“You want a two or three hanky story?”
I yelled back, stuffing a notebook into
my back pocket as I scurried away.
I usually got to view the bodies
before the police tape went up
and interviewed families
before the news horde arrived.
My newsmates dubbed me “Dr. Death”
and my cubicle was roped off
by yellow police tape.
A sign above my desk read:
“Deadlines Amuse Me.”
The police radio always played
in the background – at work,
at play, and beside my bed at night.

Late in my career, in the Far East
as a Bureau Chief for Stars and Stripes,
the police radio was replaced
by emergency broadcasts
warning of typhoons, tsunamis,
earthquakes and volcanic eruptions.

I never examined why I was drawn
to the darker side of life
until I retired and pondered
about the emptiness I felt
when sirens wailed in the distance
and I didn’t have to go.
I loved chasing the news
because that’s when I felt alive.
And I told the stories better
than anybody else.

The Reporter 1979 (2)

Cop reporter at the Petersburg (Va.) Progress Index 1978.

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D Allen - self

The Young Writer
By David Allen

He was always jotting something down
in an old school notebook,
sitting on the front stoop
of his family’s apartment
while his friends ran by him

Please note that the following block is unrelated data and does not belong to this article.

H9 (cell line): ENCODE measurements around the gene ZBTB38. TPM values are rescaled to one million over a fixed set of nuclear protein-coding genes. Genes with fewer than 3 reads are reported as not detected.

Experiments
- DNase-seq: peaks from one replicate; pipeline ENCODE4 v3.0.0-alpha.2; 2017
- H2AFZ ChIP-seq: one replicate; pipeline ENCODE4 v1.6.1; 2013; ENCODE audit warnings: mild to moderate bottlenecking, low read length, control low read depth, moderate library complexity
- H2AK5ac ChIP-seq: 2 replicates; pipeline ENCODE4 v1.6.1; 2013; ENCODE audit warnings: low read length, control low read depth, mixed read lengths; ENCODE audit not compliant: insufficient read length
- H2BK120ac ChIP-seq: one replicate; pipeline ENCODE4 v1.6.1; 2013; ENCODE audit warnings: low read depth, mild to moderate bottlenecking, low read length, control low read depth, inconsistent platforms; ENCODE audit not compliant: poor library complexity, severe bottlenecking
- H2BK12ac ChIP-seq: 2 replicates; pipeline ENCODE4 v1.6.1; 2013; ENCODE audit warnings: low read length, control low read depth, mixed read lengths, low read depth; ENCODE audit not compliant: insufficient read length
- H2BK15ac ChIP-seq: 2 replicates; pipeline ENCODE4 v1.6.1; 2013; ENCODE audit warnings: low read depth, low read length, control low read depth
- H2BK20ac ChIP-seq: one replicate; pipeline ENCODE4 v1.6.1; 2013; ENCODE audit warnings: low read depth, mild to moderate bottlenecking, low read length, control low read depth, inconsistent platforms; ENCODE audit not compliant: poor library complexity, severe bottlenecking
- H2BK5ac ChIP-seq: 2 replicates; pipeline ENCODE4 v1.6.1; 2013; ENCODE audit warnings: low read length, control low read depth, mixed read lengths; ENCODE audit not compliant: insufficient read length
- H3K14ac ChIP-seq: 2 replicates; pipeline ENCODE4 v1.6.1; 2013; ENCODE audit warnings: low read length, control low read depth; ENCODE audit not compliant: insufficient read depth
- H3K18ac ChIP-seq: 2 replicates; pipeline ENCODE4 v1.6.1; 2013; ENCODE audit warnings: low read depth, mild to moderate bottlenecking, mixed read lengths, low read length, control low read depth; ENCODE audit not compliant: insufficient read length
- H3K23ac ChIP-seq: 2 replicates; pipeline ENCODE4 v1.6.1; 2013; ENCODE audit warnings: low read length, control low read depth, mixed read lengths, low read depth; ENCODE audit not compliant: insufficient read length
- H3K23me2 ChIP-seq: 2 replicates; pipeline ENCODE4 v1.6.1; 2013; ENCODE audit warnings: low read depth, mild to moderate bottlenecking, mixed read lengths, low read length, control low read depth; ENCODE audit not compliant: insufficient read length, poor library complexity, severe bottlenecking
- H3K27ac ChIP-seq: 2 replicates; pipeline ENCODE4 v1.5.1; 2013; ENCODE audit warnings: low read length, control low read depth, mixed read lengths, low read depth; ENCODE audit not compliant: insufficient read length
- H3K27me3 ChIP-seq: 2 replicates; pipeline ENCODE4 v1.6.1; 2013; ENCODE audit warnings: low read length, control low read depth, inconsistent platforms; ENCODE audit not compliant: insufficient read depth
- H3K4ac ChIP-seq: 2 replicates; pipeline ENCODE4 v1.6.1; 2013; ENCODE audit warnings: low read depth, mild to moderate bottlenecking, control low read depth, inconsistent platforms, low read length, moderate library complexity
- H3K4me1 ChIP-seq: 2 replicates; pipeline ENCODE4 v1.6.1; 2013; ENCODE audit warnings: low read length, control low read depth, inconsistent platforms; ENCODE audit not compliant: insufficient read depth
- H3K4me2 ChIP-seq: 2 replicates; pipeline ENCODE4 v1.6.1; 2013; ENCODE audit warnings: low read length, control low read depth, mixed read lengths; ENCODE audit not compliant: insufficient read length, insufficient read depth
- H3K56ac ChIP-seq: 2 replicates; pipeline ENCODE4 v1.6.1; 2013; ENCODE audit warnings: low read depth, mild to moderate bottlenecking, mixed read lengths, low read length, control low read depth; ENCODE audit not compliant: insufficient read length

to play a game of stickball
in the housing project’s parking lot.
When older, the other teens,
who bragged of their JD cards,
stole cars for joy rides,
while he buried himself
in books by Henry Miller, Dos Passos,
Frost, Whitman, Ginsberg and Poe.

There was always something different about him.
Oh, he wasn’t some antisocial angelic dweeb.
He played war with sticks and mud clods
on the hill behind the Rec Center.
And he also shoplifted his share of candy
and trolled the backstreets and alleys
for soda bottles to deposit at the local deli.

The oldest of seven kids,
he chose early to disconnect from the family,
spending hours away from home exploring
abandoned houses, factory ruins,
drainage tunnels, and rail yards
where he learned to hop freights
But, unlike his friends, he wrote
about those adventures,
scribbling in long-lost notebooks,
paeans to the open road,
hitch-hiking across borders;
new rock ballads for lost loves;
observations in a new teen beat.

Sometimes, while delivering the daily
newspaper, he imagined his life
was a televised serial on some
alien planet and he’d looked up
at the sky and give the viewers the finger.
He knew they’d cut that scene,
but it made him smile.
Kerouac would like that gesture.
he thought, so would Miller.
Years later, while skating through
high school, he joined the Naval Reserves
and took destroyer cruises
to the Caribbean – the Tropic of Cancer,
while classmates stayed at home
and sang Noels under Christmas trees
and celebrated the rising of Christ.

He found his future in the Navy
when, at 18, on his two-year active
duty tour, he wrote about his ship
for his hometown paper
and was paid $35 for a full
tabloid page and a pic.
He caught the News Jones
and later spent nearly four decades
living as an outsider and getting paid for it,
while he scrawled poems and stories
that he was sure would also
be read one day.

 
David Allen Swabbie

The sailor, 1966